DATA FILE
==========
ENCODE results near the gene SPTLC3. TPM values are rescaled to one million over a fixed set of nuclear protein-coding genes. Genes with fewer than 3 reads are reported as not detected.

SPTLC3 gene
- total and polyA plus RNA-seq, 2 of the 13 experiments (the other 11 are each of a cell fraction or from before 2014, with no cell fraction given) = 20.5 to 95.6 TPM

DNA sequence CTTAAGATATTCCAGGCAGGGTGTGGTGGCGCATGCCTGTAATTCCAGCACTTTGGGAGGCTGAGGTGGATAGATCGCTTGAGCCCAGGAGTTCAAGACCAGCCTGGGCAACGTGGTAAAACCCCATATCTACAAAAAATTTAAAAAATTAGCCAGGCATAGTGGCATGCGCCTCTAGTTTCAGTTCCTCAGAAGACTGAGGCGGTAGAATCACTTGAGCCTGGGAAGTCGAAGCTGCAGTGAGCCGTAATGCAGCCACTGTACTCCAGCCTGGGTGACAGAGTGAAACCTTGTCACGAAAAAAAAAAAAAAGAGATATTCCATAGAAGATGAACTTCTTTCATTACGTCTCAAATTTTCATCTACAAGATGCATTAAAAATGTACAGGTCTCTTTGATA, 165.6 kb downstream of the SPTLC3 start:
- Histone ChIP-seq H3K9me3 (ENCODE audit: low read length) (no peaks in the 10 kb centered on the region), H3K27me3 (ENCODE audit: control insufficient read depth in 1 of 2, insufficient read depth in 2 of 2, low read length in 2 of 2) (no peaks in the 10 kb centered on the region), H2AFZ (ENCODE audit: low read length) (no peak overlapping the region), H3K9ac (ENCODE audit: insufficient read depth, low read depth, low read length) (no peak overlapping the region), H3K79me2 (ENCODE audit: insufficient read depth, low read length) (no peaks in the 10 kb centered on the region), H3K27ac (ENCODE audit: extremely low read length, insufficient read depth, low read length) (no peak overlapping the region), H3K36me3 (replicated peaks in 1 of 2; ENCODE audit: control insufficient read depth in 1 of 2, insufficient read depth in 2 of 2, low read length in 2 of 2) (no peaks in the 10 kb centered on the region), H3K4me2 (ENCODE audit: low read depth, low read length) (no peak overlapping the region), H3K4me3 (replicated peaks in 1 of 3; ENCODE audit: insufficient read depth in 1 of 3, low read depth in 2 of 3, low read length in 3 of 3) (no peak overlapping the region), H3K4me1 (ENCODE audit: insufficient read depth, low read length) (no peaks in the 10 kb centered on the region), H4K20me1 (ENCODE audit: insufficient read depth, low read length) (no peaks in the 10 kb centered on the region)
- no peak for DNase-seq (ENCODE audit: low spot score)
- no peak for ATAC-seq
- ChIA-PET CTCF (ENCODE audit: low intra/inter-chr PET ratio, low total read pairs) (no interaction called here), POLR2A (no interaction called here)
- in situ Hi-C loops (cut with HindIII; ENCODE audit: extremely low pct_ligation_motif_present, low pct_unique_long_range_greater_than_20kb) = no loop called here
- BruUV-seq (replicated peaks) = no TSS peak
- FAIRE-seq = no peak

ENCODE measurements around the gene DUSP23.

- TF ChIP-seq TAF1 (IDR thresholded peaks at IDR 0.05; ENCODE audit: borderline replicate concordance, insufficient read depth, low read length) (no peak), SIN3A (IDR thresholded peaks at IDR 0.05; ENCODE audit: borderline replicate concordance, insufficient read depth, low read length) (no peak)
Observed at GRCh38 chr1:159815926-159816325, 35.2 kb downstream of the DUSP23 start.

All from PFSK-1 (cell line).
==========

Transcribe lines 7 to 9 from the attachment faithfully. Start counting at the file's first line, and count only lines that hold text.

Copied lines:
- no peak for ATAC-seq
- ChIA-PET CTCF (ENCODE audit: low intra/inter-chr PET ratio, low total read pairs) (no interaction called here), POLR2A (no interaction called here)
- in situ Hi-C loops (cut with HindIII; ENCODE audit: extremely low pct_ligation_motif_present, low pct_unique_long_range_greater_than_20kb) = no loop called here